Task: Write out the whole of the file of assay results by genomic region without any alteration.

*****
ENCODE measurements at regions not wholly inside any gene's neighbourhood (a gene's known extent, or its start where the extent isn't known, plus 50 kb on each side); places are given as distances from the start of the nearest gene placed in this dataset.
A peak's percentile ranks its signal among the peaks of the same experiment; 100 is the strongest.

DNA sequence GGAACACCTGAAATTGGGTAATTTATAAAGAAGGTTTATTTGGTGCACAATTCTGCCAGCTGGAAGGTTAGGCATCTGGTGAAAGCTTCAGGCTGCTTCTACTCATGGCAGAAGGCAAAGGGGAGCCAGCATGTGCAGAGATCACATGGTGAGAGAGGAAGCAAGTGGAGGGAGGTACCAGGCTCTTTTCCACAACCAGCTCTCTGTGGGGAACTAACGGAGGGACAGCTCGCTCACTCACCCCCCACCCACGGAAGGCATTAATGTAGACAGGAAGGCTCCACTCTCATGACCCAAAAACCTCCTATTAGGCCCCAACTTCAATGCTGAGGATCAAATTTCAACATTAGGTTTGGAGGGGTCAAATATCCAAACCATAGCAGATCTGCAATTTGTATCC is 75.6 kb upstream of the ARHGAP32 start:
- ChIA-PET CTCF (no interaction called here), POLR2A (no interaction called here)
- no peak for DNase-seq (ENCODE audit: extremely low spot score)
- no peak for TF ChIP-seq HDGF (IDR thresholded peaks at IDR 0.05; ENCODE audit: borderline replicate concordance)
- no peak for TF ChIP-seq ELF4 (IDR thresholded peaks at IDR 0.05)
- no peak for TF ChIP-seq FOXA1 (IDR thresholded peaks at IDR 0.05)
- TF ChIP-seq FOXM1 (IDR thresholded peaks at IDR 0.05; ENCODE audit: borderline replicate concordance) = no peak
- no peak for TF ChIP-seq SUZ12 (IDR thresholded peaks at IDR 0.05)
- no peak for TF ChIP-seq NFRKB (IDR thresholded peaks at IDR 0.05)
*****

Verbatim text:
ENCODE measurements at regions not wholly inside any gene's neighbourhood (a gene's known extent, or its start where the extent isn't known, plus 50 kb on each side); places are given as distances from the start of the nearest gene placed in this dataset.
A peak's percentile ranks its signal among the peaks of the same experiment; 100 is the strongest.

DNA sequence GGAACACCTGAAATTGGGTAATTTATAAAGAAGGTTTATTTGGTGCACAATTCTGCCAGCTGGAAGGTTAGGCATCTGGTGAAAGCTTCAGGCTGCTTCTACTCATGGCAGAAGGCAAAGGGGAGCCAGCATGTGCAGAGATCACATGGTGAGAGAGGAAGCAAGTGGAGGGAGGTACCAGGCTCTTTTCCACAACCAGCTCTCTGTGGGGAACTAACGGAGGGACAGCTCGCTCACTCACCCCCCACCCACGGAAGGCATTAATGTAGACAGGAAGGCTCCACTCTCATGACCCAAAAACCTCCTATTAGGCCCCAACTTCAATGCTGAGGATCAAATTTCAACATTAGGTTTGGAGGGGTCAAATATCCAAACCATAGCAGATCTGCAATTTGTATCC is 75.6 kb upstream of the ARHGAP32 start:
- ChIA-PET CTCF (no interaction called here), POLR2A (no interaction called here)
- no peak for DNase-seq (ENCODE audit: extremely low spot score)
- no peak for TF ChIP-seq HDGF (IDR thresholded peaks at IDR 0.05; ENCODE audit: borderline replicate concordance)
- no peak for TF ChIP-seq ELF4 (IDR thresholded peaks at IDR 0.05)
- no peak for TF ChIP-seq FOXA1 (IDR thresholded peaks at IDR 0.05)
- TF ChIP-seq FOXM1 (IDR thresholded peaks at IDR 0.05; ENCODE audit: borderline replicate concordance) = no peak
- no peak for TF ChIP-seq SUZ12 (IDR thresholded peaks at IDR 0.05)
- no peak for TF ChIP-seq NFRKB (IDR thresholded peaks at IDR 0.05)